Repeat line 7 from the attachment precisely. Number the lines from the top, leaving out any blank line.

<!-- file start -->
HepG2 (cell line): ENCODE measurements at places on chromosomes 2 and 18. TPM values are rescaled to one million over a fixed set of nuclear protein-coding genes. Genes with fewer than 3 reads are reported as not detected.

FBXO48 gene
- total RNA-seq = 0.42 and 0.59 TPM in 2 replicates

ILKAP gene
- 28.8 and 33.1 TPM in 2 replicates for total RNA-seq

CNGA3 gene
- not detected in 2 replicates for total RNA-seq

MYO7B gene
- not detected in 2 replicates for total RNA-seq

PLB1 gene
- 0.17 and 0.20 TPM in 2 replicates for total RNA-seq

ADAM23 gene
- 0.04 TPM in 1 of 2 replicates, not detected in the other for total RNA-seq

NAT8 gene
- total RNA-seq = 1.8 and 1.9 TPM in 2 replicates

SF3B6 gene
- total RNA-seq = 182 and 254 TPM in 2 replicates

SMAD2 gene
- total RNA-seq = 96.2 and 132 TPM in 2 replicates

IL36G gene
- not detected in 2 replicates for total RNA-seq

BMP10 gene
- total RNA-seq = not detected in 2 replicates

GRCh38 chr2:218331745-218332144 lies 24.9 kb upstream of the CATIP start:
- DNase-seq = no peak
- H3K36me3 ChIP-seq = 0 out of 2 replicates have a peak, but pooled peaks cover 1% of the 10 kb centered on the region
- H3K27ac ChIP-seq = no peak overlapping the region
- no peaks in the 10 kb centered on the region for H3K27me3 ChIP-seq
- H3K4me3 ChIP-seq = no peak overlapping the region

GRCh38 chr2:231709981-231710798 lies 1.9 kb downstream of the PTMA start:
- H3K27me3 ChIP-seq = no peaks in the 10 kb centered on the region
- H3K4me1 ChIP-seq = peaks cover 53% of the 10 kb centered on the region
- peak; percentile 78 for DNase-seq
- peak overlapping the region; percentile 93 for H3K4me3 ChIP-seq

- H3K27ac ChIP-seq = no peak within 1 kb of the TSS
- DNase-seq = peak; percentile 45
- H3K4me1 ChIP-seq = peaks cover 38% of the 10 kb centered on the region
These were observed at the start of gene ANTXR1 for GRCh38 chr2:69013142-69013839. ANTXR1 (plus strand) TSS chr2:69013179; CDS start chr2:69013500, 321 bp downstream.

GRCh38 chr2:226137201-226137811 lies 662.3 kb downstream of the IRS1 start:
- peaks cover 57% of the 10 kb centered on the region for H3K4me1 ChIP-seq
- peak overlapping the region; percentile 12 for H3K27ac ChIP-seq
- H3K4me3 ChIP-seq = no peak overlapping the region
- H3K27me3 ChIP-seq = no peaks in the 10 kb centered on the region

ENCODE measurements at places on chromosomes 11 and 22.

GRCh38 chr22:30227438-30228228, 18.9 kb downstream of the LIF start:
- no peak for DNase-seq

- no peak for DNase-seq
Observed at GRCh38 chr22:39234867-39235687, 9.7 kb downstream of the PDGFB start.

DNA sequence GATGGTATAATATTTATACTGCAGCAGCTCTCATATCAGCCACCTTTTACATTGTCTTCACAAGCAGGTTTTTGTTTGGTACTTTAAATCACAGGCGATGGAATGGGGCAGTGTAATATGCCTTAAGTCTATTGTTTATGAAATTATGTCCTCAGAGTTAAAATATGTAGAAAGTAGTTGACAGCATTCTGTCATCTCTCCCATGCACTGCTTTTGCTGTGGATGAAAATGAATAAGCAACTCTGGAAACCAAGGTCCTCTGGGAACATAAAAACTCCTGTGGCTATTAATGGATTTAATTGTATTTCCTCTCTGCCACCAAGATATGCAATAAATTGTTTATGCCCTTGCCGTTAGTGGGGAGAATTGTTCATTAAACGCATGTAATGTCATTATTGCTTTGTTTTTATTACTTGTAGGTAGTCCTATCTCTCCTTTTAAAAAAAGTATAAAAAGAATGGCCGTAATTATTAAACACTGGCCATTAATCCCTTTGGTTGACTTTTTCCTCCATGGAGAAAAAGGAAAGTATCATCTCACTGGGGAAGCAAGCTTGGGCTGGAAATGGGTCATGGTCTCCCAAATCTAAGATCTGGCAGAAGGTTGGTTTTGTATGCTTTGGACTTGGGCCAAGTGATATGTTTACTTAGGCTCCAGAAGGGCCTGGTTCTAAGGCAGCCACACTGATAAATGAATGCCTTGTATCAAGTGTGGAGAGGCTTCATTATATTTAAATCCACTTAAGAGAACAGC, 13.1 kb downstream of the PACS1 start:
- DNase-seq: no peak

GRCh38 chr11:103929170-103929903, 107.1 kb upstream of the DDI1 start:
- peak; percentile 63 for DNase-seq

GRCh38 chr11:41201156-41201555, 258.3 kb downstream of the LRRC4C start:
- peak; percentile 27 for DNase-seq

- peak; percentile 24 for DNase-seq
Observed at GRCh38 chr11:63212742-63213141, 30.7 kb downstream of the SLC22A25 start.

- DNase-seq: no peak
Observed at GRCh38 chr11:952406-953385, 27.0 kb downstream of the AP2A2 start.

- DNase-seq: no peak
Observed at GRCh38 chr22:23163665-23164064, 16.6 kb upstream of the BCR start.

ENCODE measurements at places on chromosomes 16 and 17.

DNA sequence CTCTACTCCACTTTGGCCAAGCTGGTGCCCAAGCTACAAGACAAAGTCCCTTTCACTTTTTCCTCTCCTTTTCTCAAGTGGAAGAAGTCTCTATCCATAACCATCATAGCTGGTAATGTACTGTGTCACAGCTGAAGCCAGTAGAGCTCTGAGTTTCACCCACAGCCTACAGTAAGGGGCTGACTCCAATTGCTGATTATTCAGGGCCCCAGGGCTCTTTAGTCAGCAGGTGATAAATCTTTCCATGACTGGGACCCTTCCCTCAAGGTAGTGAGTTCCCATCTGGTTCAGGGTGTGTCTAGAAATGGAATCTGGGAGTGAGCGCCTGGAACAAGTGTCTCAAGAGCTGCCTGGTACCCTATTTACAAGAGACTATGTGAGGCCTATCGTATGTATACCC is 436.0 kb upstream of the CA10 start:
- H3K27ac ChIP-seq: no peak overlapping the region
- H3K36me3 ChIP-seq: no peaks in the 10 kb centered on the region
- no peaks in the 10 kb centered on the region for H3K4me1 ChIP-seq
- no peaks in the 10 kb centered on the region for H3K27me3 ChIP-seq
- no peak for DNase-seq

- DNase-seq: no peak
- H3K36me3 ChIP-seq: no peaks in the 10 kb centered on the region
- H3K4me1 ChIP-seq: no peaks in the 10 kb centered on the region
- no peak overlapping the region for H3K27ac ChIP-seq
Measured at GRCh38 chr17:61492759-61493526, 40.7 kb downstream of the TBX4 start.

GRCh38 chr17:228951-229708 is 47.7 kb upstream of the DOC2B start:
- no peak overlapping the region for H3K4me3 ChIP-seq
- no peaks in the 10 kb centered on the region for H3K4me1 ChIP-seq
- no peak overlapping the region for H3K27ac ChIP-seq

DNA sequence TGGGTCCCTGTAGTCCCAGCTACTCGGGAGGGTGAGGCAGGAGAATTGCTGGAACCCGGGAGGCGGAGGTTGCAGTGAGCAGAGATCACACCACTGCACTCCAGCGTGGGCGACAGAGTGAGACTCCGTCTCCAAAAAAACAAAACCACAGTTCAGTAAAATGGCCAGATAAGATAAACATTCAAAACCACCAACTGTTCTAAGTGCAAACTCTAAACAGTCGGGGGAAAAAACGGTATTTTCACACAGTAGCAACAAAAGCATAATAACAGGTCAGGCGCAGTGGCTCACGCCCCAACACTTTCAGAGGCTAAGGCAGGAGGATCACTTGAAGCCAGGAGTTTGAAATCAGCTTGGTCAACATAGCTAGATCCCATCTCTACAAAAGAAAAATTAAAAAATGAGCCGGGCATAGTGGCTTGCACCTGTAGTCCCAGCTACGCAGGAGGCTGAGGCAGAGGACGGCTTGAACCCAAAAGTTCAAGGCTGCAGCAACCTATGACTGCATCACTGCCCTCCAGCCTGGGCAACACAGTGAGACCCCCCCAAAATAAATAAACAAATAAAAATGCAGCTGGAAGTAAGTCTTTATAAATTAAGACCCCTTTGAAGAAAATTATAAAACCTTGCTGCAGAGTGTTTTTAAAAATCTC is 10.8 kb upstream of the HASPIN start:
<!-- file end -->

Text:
- not detected in 2 replicates for total RNA-seq